And So It Went, Part 1: on a bike

And so, I finally get around to posting about this trip.  It was as epic as I had hoped, spanning several months, most of the country, and all of my money. Worth it.

For starters, to have a true “coast-to-coast” experience, I’d need to head to the coast. That is why I accepted a last minute invite, and caught a Lucky Dub show at Seacrets in Ocean City, MD.

Then, back to DC for the actual start of the trip.

Packed the bike,

and left.

The start of the trip was the most planned part of it, as I left DC and got on the northernmost entrance of Skyline Drive in VA.

No plans on where I was going to stop, but when it got dark I pitched my tent, cooked some ramen, and was back on the bike before it got light again.

For a few hundred miles my only plan was to stop at every overlook, but that was quickly scrapped when I encountered the most insane downpour I have ever seen.  I couldn’t see more than 20 yards ahead, and my pace slowed to a crawl, and finally a stop. I took shelter under a rest stop bathroom roof with a couple on a Goldwing who had the same idea, but were shocked to see anyone else riding in that weather.  When the rain let up a bit, I tore ass straight to Asheville, and parked my bike in a hotel for the remaining two nights of the storm.

But, I got cabin fever incredibly quickly, so I left my bags in the hotel and went for a cruise in the rain.

I ended up destroying my boots in the rain (lost a sole!), and had to get a new pair. From Asheville, I jumped on I-40 West, which would lead me directly to Barstow, CA in a few days time.  I crossed Tennessee in a single shot, and put up for the night on the other side of the state line at a KOA in Arkansas. Having never been to a KOA before, I was somewhat surprised to see so many RV’s and even an outlet next to my tent space, and took full advantage.

What I did not see (somehow) were the millions of bumblebee-sized mosquitoes who had made this spot their home. As I settled in for the night, and checked on my bike once more before sleeping, the biters found their way into my tent, lying in wait for me to let my guard down.

What ensued can be called no less than a battle for dominance. Both sides took heavy casualties, but the bugs won in the end. I didn’t stop itching for days. The inside of my tent looked like I had unleashed a blood-filled paintball gun all over it.

The bugs were the least of my problems that day. I shot through Arkansas that morning, barely slowing down for anything. However, somewhere along the line up to this point, I had lost an exhaust bolt. One of two. I was in the middle of the plains of Oklahoma when my bike sputtered and stalled,  just as it had every other time I had run out of gas. I flipped the reserve switch, and nothing happened. Coasting to a stop on the side of the highway, I checked my thermometer. 104 degrees in the open, barely less in the shade. Popped the gas cap… full tank. Fuck. It was in the ensuing frantic search of my bike for issues that I noticed the missing bolt, and giant exhaust leak.

A police officer slowed down as he drove by, but when I tried to flag him down, he sped off. Lovely.

After phone-tagging people all over the state and country trying to figure out what to do, I finally got a tow truck. Not just any tow truck, but a tow truck driven by a man who happened to know the only bike shop in town, because it was his next-door neighbor, and sure he was closed, but we loaded up my bike and headed there anyhow.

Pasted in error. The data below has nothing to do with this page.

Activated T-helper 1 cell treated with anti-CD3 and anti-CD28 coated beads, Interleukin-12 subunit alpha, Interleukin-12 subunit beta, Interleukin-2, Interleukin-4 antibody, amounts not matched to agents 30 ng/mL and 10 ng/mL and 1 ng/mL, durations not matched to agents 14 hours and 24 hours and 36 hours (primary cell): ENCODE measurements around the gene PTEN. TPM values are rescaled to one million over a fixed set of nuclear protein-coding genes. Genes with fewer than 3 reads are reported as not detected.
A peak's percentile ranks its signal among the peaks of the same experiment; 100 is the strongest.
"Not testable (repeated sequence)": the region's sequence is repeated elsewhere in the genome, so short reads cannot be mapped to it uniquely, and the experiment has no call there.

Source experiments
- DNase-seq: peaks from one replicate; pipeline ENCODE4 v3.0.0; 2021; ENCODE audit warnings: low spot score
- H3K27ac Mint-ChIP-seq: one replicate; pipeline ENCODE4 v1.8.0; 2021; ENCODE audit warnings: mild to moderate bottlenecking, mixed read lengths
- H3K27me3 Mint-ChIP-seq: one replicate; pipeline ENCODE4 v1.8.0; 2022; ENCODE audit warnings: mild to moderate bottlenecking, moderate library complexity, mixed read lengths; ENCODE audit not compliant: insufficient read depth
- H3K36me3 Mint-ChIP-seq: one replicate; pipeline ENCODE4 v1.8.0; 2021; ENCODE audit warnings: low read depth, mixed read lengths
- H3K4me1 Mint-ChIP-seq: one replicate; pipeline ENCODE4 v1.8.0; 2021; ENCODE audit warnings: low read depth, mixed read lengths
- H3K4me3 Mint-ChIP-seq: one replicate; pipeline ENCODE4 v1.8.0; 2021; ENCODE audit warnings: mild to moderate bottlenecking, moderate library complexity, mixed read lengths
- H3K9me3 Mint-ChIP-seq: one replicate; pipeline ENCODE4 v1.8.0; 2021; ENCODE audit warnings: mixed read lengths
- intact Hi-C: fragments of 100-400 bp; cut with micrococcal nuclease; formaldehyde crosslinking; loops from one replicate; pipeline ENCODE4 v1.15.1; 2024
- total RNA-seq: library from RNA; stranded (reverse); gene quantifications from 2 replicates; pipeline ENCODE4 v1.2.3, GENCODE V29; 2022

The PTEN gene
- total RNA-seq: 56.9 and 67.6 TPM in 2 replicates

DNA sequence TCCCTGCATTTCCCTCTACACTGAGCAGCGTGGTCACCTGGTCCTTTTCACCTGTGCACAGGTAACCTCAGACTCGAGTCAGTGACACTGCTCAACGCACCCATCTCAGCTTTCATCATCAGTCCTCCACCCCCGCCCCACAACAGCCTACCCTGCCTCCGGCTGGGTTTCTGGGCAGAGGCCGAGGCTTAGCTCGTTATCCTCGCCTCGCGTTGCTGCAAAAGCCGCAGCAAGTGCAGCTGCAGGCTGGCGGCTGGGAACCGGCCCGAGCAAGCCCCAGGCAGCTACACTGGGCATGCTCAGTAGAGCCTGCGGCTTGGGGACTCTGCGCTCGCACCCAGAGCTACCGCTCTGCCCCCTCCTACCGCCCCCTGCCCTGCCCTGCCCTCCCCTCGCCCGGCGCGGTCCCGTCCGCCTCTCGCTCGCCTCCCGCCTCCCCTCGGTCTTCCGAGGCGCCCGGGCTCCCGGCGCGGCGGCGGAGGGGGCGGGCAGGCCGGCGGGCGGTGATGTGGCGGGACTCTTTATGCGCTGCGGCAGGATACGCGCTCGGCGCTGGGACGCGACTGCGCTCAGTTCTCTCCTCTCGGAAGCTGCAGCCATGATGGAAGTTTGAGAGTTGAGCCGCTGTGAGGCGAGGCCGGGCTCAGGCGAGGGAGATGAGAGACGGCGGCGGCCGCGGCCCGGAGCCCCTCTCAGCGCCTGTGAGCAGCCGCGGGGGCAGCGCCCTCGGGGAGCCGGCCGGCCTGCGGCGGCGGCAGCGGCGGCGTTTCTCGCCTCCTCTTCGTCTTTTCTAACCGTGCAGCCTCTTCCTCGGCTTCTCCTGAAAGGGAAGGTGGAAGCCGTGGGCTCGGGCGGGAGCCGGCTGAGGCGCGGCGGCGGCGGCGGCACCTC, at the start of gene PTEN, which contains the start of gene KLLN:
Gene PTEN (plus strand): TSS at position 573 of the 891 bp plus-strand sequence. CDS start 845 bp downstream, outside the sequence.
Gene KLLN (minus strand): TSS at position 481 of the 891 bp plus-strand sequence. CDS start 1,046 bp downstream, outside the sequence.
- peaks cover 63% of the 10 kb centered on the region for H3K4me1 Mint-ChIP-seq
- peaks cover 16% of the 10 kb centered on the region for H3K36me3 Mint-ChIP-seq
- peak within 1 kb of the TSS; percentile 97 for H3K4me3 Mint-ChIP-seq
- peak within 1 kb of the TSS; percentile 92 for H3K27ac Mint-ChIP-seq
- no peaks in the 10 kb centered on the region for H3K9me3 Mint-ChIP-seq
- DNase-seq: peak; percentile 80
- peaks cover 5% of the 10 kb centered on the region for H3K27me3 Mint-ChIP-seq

We found the trusty mechanic Larry posted up in his yard with a beer in his hand and his feet in a kiddie pool, and I was stricken with instant jealousy of the most extreme kind. He opened up the shop, marked by a decrepit sign, and we pulled my oil drain plug.

I immediately knew my bike wasn’t leaving any time soon. Here’s all the oil that came out:

Tangential story: He had an old Honda CB350 sitting in the back covered in dust, and it turns out he got two sequentially numbered CB350s as payment for a job, and ended up selling one. Check out the mileage:

Anyhow, I got a lift from the tow driver to one of the two motels in town, and put up for the night, still trying to figure out how I was going to get out of Henryetta, Oklahoma.

Eventually I was put in contact with a Mennonite preacher from Oklahoma City who volunteered to drive three hours one way to pick me up and drive me three hours back to OKC. Amazing. Along the way, he tried to find me a place to stay for the night before my flight out in the morning, and finally called another Mennonite preacher in town, and asked if he could put me up. Apparently there had been a split in the OKC Mennonite church, and this was the first time the two preachers had spoken in nearly a year. I was more than happy to be an olive branch between them.

What I was not happy about, was flying. I love flying, but this was supposed to be a fucking bike trip. I have never been as angry and frustrated as I was flying over the Rockies, knowing that I was not going to ride through them on this trip.

But, I knew that my trip had barely started, so my mood was easily reversed upon reaching my crash spot for the next few days, a friendly couch in Santa Monica.

To be continued…

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~ by horizonmanifest on January 2012.

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